19 March 2012 2 Comments

Business Plan – Know Your KPIs

Business Plan for a Start-upWhat defines success?

How do you know when you succeed?

How do you show this in your business plan?

For many entrepreneurs they envision an IPO or selling to Google. Others want to make the world a better place. However, there is a massive jump to take from idea to IPO (or making the world a better place).

Often entrepreneurs get sidetracked due to the enormity of the task at hand. They try to move from one side of the chess board to the other in one move. Instead, maybe adding a little bit of “business tactics” in their business plan would help.

Firstly, breakdown what you have to achieve step by step. Build a marketing plan and set targets. Write an operations plan and schedule key events. Have a trajectory towards success in place.

Then work towards each minor step. Measure how you have done to what you believe is required to move to the next step. Make adjustments to your business plan incrementally so you develop a real time document that reflects your performance at any given moment.

When angel investors or venture capitalists take a look at your business plan they will see the traction you have achieved by following your KPIs.

These can be financial or operational or both.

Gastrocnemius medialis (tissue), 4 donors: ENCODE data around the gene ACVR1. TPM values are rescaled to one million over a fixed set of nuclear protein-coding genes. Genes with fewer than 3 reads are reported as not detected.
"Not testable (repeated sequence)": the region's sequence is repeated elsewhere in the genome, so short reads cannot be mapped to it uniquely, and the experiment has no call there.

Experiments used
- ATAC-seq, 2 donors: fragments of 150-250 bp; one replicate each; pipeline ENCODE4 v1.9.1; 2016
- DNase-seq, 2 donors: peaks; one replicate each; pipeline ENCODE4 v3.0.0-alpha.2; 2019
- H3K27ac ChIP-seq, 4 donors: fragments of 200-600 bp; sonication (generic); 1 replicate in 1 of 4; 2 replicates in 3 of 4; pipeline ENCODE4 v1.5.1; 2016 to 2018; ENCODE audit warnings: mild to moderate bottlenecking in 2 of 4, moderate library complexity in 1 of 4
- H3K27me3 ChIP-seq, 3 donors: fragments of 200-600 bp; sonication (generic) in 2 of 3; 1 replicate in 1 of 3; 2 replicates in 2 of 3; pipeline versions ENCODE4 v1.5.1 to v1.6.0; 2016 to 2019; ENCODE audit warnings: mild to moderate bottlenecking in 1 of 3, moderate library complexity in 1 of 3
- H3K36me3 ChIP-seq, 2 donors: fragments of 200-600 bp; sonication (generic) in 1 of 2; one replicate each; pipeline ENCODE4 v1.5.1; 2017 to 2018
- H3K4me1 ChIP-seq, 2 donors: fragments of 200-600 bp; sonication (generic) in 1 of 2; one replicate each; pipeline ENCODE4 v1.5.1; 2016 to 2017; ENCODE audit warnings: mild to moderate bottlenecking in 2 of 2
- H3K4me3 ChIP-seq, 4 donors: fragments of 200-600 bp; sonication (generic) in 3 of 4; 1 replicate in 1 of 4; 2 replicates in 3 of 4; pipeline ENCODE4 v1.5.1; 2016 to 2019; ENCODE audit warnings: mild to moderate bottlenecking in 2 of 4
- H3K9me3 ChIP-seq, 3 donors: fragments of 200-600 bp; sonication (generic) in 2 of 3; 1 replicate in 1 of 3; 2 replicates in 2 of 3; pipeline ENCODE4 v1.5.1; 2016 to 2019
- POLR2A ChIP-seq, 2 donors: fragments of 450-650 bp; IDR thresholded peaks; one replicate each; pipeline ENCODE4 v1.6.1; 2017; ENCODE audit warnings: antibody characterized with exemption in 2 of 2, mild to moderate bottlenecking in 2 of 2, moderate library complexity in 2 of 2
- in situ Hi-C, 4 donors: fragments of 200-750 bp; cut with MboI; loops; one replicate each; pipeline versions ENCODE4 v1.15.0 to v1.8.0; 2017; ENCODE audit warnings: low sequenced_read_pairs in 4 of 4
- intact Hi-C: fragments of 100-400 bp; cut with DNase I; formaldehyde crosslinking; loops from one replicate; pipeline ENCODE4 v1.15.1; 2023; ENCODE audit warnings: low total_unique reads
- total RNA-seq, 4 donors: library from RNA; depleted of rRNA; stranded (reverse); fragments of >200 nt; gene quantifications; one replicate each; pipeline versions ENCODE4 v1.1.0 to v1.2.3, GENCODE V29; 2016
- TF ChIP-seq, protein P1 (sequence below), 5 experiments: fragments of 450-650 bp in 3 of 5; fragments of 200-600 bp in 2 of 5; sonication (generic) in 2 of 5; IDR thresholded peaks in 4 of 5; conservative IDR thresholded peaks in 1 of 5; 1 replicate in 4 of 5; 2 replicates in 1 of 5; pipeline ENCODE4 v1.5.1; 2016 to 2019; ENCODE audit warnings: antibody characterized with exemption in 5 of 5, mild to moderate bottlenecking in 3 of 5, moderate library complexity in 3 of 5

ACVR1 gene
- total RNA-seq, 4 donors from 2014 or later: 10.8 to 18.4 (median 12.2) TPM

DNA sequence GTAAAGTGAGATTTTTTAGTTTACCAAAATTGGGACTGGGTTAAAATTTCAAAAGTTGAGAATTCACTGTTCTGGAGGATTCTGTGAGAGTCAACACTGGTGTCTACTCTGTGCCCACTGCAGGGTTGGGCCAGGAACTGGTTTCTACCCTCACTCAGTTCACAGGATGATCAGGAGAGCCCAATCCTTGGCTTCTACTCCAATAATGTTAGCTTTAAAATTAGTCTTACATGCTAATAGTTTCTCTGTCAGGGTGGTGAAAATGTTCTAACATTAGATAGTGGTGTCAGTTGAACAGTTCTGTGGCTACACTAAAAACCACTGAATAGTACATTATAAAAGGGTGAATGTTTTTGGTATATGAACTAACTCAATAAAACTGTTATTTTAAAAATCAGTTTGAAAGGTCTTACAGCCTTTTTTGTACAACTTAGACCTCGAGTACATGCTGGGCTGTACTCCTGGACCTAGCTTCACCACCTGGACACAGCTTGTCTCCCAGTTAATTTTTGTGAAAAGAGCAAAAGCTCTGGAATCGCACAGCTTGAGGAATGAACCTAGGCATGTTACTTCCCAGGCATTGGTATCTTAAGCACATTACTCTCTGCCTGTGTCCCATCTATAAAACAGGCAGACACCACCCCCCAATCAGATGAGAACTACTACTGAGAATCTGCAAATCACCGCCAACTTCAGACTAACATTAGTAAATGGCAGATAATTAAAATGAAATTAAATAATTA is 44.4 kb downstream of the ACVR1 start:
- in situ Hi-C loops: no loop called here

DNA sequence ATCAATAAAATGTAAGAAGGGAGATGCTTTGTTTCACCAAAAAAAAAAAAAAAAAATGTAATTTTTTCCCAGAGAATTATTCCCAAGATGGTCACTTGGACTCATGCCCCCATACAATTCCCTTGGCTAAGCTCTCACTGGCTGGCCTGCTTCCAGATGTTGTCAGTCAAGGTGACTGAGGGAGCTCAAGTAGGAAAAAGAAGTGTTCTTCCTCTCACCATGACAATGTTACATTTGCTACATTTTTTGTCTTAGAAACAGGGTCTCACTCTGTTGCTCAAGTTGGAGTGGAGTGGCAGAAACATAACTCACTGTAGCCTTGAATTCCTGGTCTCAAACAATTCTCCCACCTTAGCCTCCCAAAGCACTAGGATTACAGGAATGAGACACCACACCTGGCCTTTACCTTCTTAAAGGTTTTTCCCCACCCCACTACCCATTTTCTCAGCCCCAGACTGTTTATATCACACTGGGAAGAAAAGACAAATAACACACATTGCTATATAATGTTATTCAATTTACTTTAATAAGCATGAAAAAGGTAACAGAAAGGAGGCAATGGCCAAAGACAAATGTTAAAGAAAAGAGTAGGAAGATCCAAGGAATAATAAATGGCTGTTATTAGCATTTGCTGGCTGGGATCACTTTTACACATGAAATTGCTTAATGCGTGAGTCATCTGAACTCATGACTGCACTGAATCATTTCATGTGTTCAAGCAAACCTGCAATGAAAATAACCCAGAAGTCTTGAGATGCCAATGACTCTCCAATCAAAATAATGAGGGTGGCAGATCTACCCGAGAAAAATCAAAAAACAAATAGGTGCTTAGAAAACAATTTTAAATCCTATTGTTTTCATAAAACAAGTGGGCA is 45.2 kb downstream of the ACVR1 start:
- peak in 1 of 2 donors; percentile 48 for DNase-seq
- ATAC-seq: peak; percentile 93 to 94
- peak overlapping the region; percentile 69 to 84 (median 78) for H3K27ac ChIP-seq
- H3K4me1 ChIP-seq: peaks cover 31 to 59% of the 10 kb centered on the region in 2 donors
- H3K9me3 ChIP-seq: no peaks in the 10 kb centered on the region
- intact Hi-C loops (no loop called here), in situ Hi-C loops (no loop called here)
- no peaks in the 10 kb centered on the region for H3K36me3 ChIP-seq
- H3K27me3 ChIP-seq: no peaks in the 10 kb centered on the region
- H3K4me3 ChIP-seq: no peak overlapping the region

Think about answering these questions.

How many beta users have you?

What key reference clients have you?

How much does it cost to make a sale?

What is your client lifetime value?

These are all important elements in your business plan. You need to show these clearly throughout your document.


photo by: Dragan-Sute
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2 Responses to “Business Plan – Know Your KPIs”

  1. Colin Smith 27 March 2012 at 11:23 pm #

    Not only is it important to know your key performance indicators – its important to understand that they change over time. What might be a great cost per action on a given investment 30 days into a business will likely not be an accurate indicator of success by day 90. This is why its imperative to map one’s goals and break down KPIs at a 30-60-90 day, 6 month, 12 month, 2 year 5 year time line. This will incorporate any big hairy audacious goals one might have for a company without ignoring the important intricacies in between. Great article!

  2. Colin Smith 3 April 2012 at 9:14 pm #

    Great Article, Feargal. It should be noted that often times KPI’s change over time. Given one is setting their KPI’s for a new venture, having KPI’s associated with 30 day, 60 day, 90 day, 6 month, 1 year, and 5 year goals will greatly improve the chances of a new business’ success.

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